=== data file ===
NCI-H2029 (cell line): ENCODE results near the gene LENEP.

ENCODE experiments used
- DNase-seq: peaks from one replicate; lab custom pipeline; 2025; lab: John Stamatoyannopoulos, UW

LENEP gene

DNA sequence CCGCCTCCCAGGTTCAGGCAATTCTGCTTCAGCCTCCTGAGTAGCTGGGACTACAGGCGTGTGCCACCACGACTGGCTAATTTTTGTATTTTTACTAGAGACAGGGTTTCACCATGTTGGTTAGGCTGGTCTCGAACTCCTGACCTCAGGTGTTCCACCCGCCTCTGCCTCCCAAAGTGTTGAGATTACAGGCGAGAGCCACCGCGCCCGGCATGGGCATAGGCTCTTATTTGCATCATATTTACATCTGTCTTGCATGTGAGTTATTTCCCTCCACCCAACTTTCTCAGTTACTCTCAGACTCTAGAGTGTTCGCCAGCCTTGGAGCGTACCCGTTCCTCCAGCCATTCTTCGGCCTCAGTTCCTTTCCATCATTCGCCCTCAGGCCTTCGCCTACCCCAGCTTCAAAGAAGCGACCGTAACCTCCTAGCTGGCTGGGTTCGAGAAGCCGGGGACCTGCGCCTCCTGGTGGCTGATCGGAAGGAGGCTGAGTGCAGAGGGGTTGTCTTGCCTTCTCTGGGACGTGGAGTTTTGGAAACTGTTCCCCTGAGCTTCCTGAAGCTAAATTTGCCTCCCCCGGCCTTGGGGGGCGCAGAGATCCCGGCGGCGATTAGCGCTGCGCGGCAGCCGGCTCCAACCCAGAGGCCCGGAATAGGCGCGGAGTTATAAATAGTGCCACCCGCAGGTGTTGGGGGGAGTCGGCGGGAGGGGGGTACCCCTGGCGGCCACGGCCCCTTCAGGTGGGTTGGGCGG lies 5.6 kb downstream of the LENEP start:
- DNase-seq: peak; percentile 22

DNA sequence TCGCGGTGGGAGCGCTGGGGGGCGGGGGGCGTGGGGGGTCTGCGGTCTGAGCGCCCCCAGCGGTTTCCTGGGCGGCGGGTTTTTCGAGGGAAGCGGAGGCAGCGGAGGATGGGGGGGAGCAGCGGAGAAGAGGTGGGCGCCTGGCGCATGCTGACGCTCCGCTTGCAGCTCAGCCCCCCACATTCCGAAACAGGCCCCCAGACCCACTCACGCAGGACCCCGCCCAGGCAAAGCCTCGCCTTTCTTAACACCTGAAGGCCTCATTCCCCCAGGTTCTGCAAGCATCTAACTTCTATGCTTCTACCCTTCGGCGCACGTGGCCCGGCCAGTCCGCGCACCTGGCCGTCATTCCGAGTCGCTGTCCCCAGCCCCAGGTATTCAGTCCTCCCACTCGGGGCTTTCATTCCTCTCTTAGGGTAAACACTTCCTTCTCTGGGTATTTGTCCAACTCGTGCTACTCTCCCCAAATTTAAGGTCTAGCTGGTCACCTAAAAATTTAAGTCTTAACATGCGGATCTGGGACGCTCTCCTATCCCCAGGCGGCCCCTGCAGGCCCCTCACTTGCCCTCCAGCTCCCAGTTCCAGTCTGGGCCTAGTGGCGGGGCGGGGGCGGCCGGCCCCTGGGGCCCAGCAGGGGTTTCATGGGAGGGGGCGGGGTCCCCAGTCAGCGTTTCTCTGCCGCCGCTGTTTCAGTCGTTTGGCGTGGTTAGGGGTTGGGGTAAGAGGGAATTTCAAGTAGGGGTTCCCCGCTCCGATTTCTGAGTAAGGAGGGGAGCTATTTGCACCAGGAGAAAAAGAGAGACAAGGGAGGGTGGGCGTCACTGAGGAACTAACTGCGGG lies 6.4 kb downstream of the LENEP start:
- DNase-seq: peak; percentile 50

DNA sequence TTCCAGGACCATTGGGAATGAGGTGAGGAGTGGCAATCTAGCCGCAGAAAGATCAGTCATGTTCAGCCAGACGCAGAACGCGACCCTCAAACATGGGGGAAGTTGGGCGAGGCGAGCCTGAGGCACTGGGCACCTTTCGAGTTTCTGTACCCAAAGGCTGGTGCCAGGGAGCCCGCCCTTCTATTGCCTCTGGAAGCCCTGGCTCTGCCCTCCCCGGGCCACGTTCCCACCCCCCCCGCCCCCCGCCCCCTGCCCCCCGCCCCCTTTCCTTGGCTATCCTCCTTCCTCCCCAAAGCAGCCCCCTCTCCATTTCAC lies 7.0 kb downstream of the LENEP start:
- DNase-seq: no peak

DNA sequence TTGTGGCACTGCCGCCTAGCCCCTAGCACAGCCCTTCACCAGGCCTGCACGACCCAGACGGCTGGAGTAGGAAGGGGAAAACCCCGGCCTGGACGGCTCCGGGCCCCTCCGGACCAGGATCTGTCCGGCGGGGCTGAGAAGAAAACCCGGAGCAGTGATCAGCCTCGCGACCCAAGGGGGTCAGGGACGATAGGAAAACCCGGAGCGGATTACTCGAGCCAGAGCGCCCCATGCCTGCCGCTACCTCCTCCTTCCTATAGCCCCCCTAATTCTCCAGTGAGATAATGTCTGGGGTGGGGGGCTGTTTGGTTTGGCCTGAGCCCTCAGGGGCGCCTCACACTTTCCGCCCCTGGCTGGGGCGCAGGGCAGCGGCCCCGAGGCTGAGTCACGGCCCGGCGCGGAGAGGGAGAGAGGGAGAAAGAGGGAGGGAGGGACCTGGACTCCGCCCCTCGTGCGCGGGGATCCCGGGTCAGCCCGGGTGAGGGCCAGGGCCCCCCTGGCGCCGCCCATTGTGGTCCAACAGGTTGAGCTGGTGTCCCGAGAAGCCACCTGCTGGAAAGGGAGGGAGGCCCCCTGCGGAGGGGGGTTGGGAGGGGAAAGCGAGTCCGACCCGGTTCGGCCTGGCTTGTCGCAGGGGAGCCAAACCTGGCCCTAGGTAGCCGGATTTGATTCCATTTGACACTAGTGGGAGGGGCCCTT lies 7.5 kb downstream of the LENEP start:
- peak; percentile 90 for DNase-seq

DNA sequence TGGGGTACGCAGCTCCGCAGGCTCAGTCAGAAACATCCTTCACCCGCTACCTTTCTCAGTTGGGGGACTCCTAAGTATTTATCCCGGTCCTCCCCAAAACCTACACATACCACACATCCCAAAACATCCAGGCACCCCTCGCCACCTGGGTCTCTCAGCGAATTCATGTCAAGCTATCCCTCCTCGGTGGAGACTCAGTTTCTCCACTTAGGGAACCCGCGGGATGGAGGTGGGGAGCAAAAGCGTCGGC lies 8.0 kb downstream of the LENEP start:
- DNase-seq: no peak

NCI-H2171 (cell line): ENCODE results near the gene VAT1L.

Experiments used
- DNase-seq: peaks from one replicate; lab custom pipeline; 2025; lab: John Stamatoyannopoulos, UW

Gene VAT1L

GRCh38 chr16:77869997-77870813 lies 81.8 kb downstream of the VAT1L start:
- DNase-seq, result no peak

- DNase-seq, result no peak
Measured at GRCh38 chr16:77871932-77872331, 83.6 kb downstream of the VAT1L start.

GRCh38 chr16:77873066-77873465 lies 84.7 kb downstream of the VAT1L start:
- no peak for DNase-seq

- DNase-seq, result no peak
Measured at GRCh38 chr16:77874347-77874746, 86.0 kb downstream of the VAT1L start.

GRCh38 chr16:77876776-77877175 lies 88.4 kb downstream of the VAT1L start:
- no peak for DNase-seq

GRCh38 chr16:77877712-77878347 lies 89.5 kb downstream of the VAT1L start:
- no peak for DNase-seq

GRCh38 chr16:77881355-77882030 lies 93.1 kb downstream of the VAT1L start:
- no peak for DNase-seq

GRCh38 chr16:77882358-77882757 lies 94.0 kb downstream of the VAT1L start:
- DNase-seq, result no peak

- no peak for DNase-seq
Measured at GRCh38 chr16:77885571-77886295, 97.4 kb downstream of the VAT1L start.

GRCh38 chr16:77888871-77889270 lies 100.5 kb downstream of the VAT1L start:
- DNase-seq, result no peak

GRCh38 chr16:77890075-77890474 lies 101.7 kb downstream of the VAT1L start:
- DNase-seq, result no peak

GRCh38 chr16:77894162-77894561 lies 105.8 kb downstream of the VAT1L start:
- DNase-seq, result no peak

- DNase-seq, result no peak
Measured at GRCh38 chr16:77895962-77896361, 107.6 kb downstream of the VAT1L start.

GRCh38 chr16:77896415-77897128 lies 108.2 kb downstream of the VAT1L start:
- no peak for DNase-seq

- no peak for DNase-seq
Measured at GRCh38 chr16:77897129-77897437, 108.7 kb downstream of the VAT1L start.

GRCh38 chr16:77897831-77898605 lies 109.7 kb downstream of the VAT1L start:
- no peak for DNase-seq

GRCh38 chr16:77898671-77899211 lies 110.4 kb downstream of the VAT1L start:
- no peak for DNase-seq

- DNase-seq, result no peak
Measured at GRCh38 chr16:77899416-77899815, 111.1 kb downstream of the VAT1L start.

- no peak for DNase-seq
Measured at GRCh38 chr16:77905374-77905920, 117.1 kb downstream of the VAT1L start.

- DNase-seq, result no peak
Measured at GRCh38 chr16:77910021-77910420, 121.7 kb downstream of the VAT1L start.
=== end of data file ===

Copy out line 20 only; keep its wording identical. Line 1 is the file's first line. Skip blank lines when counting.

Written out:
- DNase-seq, result no peak